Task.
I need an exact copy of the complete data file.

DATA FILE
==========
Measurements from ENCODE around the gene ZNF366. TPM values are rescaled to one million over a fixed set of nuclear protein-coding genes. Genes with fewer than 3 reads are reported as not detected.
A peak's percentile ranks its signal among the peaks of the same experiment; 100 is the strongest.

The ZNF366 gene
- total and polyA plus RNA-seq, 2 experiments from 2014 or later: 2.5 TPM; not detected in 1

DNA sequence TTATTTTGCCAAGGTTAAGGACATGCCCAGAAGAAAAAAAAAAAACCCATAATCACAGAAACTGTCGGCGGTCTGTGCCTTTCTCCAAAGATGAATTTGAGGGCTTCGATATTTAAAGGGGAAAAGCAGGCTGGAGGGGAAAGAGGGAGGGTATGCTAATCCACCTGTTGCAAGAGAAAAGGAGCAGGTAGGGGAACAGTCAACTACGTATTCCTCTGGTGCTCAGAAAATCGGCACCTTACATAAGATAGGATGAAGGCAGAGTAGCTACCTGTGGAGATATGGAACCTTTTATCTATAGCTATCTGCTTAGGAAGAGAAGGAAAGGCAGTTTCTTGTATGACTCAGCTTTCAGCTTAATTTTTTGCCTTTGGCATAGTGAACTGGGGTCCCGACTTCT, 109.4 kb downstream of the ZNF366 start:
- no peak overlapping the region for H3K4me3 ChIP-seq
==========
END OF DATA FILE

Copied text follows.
Measurements from ENCODE around the gene ZNF366. TPM values are rescaled to one million over a fixed set of nuclear protein-coding genes. Genes with fewer than 3 reads are reported as not detected.
A peak's percentile ranks its signal among the peaks of the same experiment; 100 is the strongest.

The ZNF366 gene
- total and polyA plus RNA-seq, 2 experiments from 2014 or later: 2.5 TPM; not detected in 1

DNA sequence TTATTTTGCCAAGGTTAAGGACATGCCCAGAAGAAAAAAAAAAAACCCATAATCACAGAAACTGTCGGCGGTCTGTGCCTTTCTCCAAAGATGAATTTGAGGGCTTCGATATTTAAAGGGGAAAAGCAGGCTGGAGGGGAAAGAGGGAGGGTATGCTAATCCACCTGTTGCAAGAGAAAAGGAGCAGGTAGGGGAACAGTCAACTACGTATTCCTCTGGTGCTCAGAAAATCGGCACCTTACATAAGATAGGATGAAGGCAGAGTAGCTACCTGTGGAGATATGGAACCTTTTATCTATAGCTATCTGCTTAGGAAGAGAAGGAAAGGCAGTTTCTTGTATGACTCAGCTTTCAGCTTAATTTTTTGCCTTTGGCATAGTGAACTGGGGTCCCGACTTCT, 109.4 kb downstream of the ZNF366 start:
- no peak overlapping the region for H3K4me3 ChIP-seq